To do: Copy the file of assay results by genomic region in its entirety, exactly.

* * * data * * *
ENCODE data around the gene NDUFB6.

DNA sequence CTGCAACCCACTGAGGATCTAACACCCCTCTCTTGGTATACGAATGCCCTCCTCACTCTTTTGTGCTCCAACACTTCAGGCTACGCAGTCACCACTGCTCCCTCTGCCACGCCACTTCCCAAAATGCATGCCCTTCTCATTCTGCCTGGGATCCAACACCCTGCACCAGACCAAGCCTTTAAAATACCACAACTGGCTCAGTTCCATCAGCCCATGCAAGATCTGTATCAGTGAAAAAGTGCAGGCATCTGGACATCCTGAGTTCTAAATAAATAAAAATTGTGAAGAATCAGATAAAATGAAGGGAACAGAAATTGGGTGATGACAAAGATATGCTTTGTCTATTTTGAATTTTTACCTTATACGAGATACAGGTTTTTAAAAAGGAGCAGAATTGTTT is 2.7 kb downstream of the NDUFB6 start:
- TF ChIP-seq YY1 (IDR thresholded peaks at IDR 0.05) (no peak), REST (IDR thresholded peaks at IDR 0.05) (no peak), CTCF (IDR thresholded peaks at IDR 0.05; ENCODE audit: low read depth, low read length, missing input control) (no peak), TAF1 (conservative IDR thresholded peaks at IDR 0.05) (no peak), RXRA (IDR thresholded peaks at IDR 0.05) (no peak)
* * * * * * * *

ENCODE data around the gene NDUFB6.

DNA sequence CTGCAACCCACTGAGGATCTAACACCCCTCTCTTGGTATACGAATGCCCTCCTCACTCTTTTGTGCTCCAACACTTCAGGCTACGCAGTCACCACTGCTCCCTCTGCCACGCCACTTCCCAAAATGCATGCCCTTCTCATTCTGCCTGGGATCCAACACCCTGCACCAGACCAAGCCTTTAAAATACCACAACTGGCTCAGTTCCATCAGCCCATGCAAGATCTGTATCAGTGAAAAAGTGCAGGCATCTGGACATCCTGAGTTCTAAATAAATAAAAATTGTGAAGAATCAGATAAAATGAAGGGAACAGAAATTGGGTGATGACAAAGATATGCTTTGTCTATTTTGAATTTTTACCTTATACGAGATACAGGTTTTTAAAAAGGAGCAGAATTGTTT is 2.7 kb downstream of the NDUFB6 start:
- TF ChIP-seq YY1 (IDR thresholded peaks at IDR 0.05) (no peak), REST (IDR thresholded peaks at IDR 0.05) (no peak), CTCF (IDR thresholded peaks at IDR 0.05; ENCODE audit: low read depth, low read length, missing input control) (no peak), TAF1 (conservative IDR thresholded peaks at IDR 0.05) (no peak), RXRA (IDR thresholded peaks at IDR 0.05) (no peak)